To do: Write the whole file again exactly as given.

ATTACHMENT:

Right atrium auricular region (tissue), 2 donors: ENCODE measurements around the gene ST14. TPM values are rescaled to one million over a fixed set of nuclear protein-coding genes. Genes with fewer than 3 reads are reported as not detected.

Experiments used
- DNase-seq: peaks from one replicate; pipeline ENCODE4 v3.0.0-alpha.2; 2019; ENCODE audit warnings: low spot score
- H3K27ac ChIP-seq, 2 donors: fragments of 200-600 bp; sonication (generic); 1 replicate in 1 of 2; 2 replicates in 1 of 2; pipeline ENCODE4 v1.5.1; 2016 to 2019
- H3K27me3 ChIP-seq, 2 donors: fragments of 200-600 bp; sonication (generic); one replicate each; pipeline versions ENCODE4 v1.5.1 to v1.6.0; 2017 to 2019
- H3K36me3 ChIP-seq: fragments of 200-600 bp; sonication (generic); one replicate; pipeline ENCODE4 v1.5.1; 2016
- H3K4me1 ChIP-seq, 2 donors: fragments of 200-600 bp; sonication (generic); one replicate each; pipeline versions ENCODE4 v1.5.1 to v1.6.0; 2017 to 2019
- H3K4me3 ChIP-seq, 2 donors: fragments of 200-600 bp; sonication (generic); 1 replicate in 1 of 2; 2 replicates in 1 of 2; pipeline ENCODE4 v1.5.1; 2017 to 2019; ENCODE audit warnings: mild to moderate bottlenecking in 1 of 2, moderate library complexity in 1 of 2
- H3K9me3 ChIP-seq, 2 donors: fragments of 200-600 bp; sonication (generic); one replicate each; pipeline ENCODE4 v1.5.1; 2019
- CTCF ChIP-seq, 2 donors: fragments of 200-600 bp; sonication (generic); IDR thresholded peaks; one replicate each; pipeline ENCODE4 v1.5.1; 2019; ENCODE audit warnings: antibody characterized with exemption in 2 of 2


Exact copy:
Right atrium auricular region (tissue), 2 donors: ENCODE measurements around the gene ST14. TPM values are rescaled to one million over a fixed set of nuclear protein-coding genes. Genes with fewer than 3 reads are reported as not detected.

Experiments used
- DNase-seq: peaks from one replicate; pipeline ENCODE4 v3.0.0-alpha.2; 2019; ENCODE audit warnings: low spot score
- H3K27ac ChIP-seq, 2 donors: fragments of 200-600 bp; sonication (generic); 1 replicate in 1 of 2; 2 replicates in 1 of 2; pipeline ENCODE4 v1.5.1; 2016 to 2019
- H3K27me3 ChIP-seq, 2 donors: fragments of 200-600 bp; sonication (generic); one replicate each; pipeline versions ENCODE4 v1.5.1 to v1.6.0; 2017 to 2019
- H3K36me3 ChIP-seq: fragments of 200-600 bp; sonication (generic); one replicate; pipeline ENCODE4 v1.5.1; 2016
- H3K4me1 ChIP-seq, 2 donors: fragments of 200-600 bp; sonication (generic); one replicate each; pipeline versions ENCODE4 v1.5.1 to v1.6.0; 2017 to 2019
- H3K4me3 ChIP-seq, 2 donors: fragments of 200-600 bp; sonication (generic); 1 replicate in 1 of 2; 2 replicates in 1 of 2; pipeline ENCODE4 v1.5.1; 2017 to 2019; ENCODE audit warnings: mild to moderate bottlenecking in 1 of 2, moderate library complexity in 1 of 2
- H3K9me3 ChIP-seq, 2 donors: fragments of 200-600 bp; sonication (generic); one replicate each; pipeline ENCODE4 v1.5.1; 2019
- CTCF ChIP-seq, 2 donors: fragments of 200-600 bp; sonication (generic); IDR thresholded peaks; one replicate each; pipeline ENCODE4 v1.5.1; 2019; ENCODE audit warnings: antibody characterized with exemption in 2 of 2